Presstek faces a fine of more than $125,000 for alleged environmental violations relating to a 2006 chemical spill at its plant in South Hadley, Mass.
In an administrative complaint, the U.S. Environmental Protection Agency says that the Hudson-based provider of printing equipment released some 750 pounds of hydrofluoric acid — “an extremely hazardous chemical,” according to the EPA — through a ventilation fan the night before Halloween in 2006, causing the evacuation of 90 residents and closing public schools the following day.
Presstek didn’t notify the National Response Center of the release, as required by federal law, according to the complaint. Instead, an unidentified caller notified the South Hadley Police Department of a visible plume.
“Late notification of a toxic release to state and federal authorities makes it much more difficult for public health and safety officials to respond effectively,” said Robert Varney, regional administrator of EPA’s New England office. “Timely reporting is especially important for facilities such as this one, where toxic materials are stored at a relatively close proximity to a residential area.”
The EPA also charges that Presstek failed to design and maintain a safe facility and did not do enough to minimize the consequences of such a release, violating provisions of the Clean Air Act. Insufficient safety controls and operator error were the likely cause of the release, according to the EPA.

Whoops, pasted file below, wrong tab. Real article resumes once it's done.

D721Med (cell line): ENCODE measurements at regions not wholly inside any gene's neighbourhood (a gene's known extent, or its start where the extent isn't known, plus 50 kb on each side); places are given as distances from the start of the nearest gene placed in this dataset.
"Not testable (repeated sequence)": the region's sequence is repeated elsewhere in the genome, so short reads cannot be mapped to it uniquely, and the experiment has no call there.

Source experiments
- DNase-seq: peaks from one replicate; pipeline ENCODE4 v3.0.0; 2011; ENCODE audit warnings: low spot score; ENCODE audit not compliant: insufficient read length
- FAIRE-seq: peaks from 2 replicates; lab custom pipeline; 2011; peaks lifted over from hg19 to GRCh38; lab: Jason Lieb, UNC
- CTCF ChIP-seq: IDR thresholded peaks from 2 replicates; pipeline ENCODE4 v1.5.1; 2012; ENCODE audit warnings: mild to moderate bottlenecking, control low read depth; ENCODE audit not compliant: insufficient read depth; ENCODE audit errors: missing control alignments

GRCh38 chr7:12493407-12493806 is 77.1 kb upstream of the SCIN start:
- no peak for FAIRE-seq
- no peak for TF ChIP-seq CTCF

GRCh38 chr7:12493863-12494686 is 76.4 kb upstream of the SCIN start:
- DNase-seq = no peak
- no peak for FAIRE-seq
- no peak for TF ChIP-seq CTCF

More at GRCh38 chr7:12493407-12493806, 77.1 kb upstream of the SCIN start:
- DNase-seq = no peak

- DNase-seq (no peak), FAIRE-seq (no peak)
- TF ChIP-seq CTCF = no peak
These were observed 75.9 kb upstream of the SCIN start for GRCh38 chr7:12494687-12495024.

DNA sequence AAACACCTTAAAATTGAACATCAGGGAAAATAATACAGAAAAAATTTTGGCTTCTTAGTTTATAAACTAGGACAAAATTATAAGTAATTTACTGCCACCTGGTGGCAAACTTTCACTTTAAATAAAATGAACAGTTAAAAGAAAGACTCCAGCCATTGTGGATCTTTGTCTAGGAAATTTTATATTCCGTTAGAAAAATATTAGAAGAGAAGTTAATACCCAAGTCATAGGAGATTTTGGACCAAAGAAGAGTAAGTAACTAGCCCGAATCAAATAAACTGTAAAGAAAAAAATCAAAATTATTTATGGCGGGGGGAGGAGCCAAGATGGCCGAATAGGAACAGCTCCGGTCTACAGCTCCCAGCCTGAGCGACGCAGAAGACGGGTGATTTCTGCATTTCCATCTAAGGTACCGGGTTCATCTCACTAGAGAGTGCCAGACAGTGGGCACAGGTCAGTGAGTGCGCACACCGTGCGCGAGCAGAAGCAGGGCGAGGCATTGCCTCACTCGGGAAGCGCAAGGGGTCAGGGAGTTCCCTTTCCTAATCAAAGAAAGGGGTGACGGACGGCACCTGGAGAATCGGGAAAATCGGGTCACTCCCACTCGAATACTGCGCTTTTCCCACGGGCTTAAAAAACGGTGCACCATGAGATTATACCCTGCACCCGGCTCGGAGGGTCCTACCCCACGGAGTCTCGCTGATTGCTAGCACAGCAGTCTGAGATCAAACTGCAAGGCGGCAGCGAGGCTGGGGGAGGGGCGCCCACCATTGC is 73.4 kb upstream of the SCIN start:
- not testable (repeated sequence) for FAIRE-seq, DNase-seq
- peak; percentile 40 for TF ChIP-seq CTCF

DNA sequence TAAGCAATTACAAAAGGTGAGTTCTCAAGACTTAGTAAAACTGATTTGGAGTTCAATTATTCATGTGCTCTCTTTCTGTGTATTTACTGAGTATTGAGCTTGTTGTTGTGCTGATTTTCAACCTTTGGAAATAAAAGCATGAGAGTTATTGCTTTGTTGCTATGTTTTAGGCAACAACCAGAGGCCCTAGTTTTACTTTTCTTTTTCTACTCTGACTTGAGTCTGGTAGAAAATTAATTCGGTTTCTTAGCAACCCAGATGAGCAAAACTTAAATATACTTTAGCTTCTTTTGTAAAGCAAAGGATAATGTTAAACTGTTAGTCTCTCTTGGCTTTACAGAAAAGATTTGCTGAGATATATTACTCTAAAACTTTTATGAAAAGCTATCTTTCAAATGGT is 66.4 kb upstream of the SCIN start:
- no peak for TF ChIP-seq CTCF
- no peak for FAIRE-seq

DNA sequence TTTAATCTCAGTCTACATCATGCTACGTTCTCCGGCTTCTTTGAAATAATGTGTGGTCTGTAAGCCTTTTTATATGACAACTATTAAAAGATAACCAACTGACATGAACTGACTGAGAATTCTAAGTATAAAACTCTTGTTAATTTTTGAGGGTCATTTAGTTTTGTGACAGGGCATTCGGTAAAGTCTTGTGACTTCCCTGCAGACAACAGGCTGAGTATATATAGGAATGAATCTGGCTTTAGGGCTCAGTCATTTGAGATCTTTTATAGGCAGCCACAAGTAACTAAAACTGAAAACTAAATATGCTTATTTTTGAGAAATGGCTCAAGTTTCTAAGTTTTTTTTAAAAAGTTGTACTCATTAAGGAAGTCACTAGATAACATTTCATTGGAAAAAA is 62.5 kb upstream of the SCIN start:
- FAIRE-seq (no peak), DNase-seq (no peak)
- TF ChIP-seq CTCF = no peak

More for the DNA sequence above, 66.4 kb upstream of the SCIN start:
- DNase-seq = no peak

The company alluded to the complaint in its recent long-delayed filing of its third quarter filing with the Securities and Exchange Commission, but the company did not offer any details at the time.
Following the 2006 spill, Presstek discontinued its operations at South Hadley, where its analog printing products were manufactured, completing its switch to more profitable digital products. However, the increased income from its digital products has yet to make up for the loss of its analog products, contributing to losses of $9.4 million year to date.
The company has cut it workforce and consolidated its operations but increased the workforce at its Hudson facility. However, the company has moved administrative offices – including investor relations — to Connecticut, where a Hudson spokeswoman referred calls. Those calls were not returned by deadline.